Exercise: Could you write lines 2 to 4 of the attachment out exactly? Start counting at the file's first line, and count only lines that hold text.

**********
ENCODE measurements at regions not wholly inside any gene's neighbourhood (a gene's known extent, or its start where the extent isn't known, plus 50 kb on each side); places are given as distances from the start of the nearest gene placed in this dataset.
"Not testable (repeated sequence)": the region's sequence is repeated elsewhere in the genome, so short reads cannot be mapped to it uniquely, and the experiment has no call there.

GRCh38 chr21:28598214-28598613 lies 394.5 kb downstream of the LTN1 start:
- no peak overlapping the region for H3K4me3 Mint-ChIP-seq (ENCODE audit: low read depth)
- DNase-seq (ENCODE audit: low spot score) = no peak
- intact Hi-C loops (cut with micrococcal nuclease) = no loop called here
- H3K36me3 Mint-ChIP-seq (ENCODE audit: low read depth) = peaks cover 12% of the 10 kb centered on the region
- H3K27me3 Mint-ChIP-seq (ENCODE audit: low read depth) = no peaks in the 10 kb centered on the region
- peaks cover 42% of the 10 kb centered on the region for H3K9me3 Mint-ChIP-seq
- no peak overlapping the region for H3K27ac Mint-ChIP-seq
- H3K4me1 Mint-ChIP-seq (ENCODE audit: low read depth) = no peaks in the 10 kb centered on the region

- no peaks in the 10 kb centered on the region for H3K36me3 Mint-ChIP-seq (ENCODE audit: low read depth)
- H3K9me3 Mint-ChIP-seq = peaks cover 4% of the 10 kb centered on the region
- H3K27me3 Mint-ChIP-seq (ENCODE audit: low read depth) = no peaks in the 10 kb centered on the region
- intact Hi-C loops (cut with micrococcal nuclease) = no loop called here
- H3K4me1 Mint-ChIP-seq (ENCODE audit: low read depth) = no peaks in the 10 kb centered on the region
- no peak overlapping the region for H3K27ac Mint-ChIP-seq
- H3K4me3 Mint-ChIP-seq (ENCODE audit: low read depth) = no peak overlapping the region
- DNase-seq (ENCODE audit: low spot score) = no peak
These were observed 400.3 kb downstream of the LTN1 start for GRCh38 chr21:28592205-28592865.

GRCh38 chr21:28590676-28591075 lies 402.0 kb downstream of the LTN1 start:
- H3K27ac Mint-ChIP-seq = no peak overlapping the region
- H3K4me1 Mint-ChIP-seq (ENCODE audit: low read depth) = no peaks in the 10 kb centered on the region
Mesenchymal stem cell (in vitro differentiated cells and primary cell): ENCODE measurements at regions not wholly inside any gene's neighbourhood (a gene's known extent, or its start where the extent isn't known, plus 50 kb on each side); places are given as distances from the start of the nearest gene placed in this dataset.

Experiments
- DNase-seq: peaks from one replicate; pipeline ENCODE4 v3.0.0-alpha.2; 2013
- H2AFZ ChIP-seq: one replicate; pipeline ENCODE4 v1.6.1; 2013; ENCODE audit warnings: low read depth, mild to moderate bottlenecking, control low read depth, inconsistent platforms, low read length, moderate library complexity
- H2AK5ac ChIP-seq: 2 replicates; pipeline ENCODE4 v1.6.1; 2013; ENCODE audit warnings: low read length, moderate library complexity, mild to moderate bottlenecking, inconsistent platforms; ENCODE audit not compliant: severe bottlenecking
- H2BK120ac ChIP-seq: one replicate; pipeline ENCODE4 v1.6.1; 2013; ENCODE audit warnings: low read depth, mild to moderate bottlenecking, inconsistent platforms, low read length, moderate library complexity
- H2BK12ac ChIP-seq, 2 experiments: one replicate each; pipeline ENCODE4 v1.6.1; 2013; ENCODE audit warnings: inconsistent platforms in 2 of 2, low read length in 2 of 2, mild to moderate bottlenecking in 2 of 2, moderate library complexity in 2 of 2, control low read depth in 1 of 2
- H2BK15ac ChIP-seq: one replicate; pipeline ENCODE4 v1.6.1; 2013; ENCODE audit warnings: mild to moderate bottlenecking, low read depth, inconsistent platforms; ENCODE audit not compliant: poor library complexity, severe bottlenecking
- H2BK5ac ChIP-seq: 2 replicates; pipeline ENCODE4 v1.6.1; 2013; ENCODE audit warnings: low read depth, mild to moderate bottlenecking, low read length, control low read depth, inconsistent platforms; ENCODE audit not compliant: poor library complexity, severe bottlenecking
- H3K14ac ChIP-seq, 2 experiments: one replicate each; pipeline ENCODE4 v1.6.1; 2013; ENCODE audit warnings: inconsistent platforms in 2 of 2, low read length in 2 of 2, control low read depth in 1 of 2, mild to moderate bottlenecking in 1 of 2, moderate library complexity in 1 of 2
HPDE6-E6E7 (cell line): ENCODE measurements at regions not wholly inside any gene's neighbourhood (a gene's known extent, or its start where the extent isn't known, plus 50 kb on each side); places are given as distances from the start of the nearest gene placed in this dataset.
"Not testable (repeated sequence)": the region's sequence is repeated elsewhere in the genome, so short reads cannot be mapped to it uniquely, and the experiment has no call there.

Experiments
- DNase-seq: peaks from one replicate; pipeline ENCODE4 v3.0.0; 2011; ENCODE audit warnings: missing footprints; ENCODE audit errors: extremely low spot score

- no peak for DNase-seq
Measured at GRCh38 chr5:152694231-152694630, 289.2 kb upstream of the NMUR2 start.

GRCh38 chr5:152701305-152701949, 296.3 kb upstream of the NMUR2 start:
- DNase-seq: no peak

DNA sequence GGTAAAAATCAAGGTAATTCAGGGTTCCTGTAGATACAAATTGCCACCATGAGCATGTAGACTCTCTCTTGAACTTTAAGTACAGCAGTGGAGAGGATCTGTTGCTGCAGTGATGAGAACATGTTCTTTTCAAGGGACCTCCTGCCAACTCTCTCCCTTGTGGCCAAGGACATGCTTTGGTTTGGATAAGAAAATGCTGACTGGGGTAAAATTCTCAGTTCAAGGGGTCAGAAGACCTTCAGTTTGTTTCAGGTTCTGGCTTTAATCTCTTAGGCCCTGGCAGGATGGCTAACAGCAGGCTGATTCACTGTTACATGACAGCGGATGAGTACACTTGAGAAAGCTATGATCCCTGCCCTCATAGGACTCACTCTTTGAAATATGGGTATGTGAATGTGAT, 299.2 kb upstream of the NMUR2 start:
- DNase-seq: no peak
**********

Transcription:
"Not testable (repeated sequence)": the region's sequence is repeated elsewhere in the genome, so short reads cannot be mapped to it uniquely, and the experiment has no call there.

GRCh38 chr21:28598214-28598613 lies 394.5 kb downstream of the LTN1 start:
- no peak overlapping the region for H3K4me3 Mint-ChIP-seq (ENCODE audit: low read depth)